In many political races, differentiation is the main goal.  What sets you apart from the candidate before you, from the opposing party, and from everyone else in Washington?  This could be an incredible way for a young politician to separate him or herself from the competition.  It would also be an amazing way to gain very accurate data on your constituencies and how they think and feel about various issues and over time and geography.


Why would it be better than the current system?

               Two main features would make this system much better than the current system of vote and wait.  Being able to show a political exactly how their constituency voted on key issues would be a great way for their supporters to hold their feet to the fire about the many promises made during the campaign process, as well as opponents to call them out on instances when they weren’t representing their districts well.  More importantly though, is that it would encourage a more informed and involved electorate.  I would consider myself a fairly educated human, but I have no idea what is being voted on this week or this month in congress.  I often only learn how my representatives voted the next time they run for something, rather than before they happen.  So while there would be some obvious and extremely large challenges, surrounding technology, security, and data integrity, I cant help but believe it would be better than what we have now!











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Student comments on Transforming Government – Giving some power back to the people!

  1. I really enjoyed this post. I think this is definitely a worthwhile endeavor for democracy.

    My biggest concern for this potential platform however would be one around cyber security. Given the alleged recent involvement of Russia in US elections through hacking, I wonder if there is much of an appetite for this in US government, or even of the people. With a dramatic increase in the number of electronically administered votes, the opportunity for fraud or foreign meddling seems exceedingly high. While I think this is practical issue rather than a theoretical argument, it may be the largest single barrier to adoption of this kind of technology.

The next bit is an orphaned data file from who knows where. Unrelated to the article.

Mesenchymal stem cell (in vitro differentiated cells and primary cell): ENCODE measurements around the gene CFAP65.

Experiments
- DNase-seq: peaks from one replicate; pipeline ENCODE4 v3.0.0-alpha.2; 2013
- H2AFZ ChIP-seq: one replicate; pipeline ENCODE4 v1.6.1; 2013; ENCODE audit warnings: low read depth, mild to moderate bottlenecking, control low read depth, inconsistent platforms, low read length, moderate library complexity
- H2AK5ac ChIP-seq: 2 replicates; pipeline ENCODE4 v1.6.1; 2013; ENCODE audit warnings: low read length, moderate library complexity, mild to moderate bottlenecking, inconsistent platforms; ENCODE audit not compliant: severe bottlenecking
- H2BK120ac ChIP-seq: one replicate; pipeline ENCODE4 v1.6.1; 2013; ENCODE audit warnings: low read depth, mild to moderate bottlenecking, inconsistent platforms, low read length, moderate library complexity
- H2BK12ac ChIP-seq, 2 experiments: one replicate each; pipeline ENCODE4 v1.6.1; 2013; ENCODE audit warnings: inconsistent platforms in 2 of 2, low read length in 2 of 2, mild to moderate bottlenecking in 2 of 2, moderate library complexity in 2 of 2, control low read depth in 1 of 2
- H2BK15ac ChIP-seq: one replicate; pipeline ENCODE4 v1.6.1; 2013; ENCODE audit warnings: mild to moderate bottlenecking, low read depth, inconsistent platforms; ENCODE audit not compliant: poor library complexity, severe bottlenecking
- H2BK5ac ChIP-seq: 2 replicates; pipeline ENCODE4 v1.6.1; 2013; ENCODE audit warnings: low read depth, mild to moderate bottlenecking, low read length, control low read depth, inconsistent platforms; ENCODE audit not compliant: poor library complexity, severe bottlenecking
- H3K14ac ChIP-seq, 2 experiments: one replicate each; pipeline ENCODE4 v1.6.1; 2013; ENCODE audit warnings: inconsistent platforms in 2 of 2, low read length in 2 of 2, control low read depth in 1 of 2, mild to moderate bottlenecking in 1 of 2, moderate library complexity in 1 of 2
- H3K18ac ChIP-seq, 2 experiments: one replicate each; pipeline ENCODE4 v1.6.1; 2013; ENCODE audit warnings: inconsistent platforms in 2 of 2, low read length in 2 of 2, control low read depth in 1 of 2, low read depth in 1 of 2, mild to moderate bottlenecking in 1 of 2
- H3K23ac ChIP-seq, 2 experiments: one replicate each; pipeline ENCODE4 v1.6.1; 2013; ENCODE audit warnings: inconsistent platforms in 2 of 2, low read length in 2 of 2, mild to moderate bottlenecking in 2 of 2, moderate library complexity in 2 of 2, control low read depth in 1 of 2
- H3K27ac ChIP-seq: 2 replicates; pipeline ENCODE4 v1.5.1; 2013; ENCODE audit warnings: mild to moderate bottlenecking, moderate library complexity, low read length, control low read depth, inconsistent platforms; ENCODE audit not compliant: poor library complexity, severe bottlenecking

2. Fantastic post Andrew. I think about how our government could be improved with technology all the time! It’s true that the system of government we use has barely changed in 250 years. That’s amazing to me given the fact that any other industry would have been disrupted and changed by a new comer multiple times over in that time period. Government is ripe for disruption and I think your idea has merit. Even though people may not be able to vote on every single law being debated, creating a simple app that shows what’s on the floor this week and obtaining proxy votes from constituents would help a congress person decide how they should vote. If anything it’s getting people more involved outside of just elections.